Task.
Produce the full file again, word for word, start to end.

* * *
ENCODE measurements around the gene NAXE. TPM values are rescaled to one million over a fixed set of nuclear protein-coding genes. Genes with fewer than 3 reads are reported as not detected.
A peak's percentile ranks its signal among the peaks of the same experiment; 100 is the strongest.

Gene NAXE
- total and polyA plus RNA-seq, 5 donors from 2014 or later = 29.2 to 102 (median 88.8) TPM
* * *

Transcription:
ENCODE measurements around the gene NAXE. TPM values are rescaled to one million over a fixed set of nuclear protein-coding genes. Genes with fewer than 3 reads are reported as not detected.
A peak's percentile ranks its signal among the peaks of the same experiment; 100 is the strongest.

Gene NAXE
- total and polyA plus RNA-seq, 5 donors from 2014 or later = 29.2 to 102 (median 88.8) TPM